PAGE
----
Monday, April 27, 2009
So, Ardeo Bardeo pretty much put me into a food coma for most of Sunday. It was the kind of food coma that keeps you from cleaning your apartment and working on that paperwork you promised you would conquer over the weekend, but not the kind of food coma that keeps you from going out to have a couple more drinks.
The real achievement on Sunday was that Amy and I were able to tear Aaron away from his papers and finals studies for a late afternoon treat. I had never been to Zaytinya in Chinatown before but Amy was all excited about her recent discovery that they were offering their happy hour on Sunday afternoons from 4:30-6:30 so we decided to give it a shot.
It ended up being quite the afternoon. The bartender and mixologist at Zaytinya were preparing for a special dinner that evening and as some of the few patrons at the bar while she was getting ready, we had the pleasure of being her guinea pigs. Three distinct cocktails followed, the content of which mostly escape me now. The lack of details is really neither here nor there, since they do not offer the drinks on their regular menu, but if you do go ask about their Plymouth vodka and sous vide rhubarb cocktail and see if you get lucky.
In general, the happy hour is well worth it even if you don't have the luck of wandering into a taste test. Yuengling and Almaza Pilsner are $4. A selection of white and red wines are also $4, but the real highlight is the signature cocktail of the the happy hour: the Pom-Fili. Made with white wine, vodka, triple sec and pomegranate juice the Pom-Fili goes down easy and for $4 you won't feel guilty ordering a few.
701 9th Street, NW
Washington, DC 20001
Ardeo Bardeo turned out to be a cornucopia of pleasant surprises. First, it turned out they had a roof top deck which was perfect for the sunny Sunday morning. Second, and most importantly, they offer a $25 Champagne Brunch special. I still consider $25 for brunch to be a pretty hefty fee, but the special included an appetizer, main entree and unlimited mimosas (the waiter explained that the caveat to the "unlimited" mimosas was that they would cut you off around 9 or 10 if you were behaving badly). Since the mimosas were $9 a piece on the regular menu, the special seemed like it would pay for itself pretty quickly.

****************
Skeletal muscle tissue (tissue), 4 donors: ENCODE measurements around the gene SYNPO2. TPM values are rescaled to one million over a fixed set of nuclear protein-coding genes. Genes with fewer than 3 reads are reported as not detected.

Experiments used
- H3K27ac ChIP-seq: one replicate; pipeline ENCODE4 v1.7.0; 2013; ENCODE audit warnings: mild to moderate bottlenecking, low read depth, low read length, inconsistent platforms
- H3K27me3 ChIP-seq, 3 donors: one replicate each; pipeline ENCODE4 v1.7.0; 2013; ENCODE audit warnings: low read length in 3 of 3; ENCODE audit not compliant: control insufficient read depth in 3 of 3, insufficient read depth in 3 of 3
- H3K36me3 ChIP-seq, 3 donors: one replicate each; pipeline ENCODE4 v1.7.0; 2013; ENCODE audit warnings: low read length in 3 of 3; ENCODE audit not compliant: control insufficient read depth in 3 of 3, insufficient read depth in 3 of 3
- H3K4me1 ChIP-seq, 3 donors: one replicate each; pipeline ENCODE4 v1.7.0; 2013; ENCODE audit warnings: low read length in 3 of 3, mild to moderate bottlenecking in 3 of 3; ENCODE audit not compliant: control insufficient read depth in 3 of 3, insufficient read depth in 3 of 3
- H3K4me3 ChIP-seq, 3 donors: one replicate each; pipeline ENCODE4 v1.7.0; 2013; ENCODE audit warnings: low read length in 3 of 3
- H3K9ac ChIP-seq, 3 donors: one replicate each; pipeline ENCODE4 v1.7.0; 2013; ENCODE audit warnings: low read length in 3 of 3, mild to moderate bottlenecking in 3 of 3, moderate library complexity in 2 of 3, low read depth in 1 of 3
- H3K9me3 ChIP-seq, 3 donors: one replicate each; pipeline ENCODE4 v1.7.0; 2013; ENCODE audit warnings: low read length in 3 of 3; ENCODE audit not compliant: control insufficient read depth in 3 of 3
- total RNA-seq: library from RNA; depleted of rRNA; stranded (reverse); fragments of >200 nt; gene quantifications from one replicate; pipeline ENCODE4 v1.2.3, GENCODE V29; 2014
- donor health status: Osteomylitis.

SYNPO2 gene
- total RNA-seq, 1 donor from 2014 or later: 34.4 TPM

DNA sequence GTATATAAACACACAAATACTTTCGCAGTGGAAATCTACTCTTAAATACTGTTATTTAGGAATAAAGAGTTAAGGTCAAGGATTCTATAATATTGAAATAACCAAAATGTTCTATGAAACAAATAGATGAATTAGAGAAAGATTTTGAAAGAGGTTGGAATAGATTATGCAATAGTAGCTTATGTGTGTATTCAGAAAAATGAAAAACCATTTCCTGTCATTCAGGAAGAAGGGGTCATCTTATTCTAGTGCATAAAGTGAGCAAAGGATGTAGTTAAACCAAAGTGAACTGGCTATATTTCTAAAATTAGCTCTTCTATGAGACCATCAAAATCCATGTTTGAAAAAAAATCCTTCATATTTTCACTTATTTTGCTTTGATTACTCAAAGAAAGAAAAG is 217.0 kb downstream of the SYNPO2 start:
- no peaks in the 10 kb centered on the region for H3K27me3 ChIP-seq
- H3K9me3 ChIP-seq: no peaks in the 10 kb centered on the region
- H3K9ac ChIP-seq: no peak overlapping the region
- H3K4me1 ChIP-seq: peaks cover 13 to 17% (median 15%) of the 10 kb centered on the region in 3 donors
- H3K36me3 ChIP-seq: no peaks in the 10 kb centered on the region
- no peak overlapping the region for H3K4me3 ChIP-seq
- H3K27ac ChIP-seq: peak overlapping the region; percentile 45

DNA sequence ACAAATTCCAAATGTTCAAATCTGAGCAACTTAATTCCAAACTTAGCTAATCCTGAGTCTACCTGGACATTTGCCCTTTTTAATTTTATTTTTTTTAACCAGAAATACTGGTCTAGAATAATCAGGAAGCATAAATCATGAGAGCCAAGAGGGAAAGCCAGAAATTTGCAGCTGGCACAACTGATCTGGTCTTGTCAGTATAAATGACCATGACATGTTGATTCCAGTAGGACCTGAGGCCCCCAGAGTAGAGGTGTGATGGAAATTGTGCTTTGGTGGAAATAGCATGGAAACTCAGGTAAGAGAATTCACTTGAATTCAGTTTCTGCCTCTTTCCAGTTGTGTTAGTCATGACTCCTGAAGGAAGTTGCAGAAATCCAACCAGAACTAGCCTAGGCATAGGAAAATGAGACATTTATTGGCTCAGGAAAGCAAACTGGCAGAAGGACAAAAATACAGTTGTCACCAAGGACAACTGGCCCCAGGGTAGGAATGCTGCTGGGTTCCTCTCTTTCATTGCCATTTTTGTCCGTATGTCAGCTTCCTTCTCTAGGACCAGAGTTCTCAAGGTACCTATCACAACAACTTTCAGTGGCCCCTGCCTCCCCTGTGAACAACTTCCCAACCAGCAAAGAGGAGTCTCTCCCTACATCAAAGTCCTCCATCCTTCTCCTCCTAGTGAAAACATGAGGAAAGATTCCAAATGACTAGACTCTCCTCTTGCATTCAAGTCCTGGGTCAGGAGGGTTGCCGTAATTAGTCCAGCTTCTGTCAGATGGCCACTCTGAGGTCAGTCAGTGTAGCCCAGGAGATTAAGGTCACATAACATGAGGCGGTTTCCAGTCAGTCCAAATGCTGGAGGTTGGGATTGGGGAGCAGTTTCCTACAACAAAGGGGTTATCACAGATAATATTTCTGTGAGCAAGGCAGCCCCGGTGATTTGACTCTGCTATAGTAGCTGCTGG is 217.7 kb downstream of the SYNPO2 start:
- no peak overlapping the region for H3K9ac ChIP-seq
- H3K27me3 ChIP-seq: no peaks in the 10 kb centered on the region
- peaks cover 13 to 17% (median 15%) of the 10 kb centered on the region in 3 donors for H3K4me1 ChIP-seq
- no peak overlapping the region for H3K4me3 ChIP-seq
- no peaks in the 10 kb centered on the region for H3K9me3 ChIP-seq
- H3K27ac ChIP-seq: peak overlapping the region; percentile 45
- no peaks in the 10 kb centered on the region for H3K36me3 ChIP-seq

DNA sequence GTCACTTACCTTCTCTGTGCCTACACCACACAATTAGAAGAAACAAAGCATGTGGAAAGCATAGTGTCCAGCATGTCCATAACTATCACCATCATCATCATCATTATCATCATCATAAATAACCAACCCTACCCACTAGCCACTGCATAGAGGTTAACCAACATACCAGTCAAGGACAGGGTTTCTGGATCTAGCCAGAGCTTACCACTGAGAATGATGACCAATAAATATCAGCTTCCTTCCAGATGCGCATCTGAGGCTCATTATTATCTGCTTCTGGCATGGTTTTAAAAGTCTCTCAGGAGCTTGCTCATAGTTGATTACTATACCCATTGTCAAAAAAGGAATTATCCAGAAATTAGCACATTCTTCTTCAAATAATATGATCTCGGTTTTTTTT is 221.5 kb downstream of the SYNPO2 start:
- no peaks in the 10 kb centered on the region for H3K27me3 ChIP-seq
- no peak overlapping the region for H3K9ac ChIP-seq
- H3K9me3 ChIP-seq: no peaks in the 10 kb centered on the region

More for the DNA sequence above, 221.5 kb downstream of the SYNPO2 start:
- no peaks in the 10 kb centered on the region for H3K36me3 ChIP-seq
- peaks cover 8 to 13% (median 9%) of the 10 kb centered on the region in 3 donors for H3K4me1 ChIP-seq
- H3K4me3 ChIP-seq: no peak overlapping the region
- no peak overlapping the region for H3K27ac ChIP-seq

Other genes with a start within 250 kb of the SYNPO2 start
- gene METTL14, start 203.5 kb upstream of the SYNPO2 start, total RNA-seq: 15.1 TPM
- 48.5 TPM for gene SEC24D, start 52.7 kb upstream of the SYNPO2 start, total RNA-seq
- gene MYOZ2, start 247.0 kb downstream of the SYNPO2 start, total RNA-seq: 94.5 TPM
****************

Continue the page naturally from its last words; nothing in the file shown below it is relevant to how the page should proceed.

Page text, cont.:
Janette was showing some self-restraint because she had some lawyer work to do in the afternoon, so she ordered the char broiled natural beef burger with spicy tomato relish, smoked bacon, cheddar cheese and hand cut fries for $12. She skipped the mimosas much to my disappointment. I went with the special and chose the bruschetta with baby egg plant and vidalia onions as my appetizer (regular price $8). For the entree, I went with the Eggs Benedict...perfectly poached eggs on an english muffin with fennel sausage and hollandaise sauce (regular price $12).
Both Janette and I were extremely happy with our choices. I shared the bruschetta because I felt like a bit of a heifer eating two dishes and drinking unlimited mimosas. Janette declared that her burger was one of the better burgers she had ever had. This is major praise from a Texas girl whose father has his own cows. My Eggs Benedict were pretty serious. The fennel sausage was more like two small hamburger patties and to say I was full at the end of brunch would be the understatement of the year.
Basically, the rest of the Sunday consisted of sitting around and maybe drinking a little bit more. I checked in with Janette on Monday and all her efforts to avoid the mimosas seem to have come to naught as her brunch coma had her watching reruns of an unnamed cable show until late in the afternoon.
Ardeo Bardeo may not be the type of place that you can swing every weekend, but for special occasions and days with really nice weather it is hard to beat the Champagne Brunch.
3311 Connecticut Ave, NW
Washington, DC 20008
Sunday, April 26, 2009
Amy and I have been talking about going to the Korean wholesale market at 4th and Morse Streets in NE for some time. It just so happened that the day we finally decided to go was ridiculously hot. Amy is also on a mission to do all the things there are to do in DC before she leaves us and moves to India, so Saturday's adventure also included the National Arboretum off New York Ave, NE.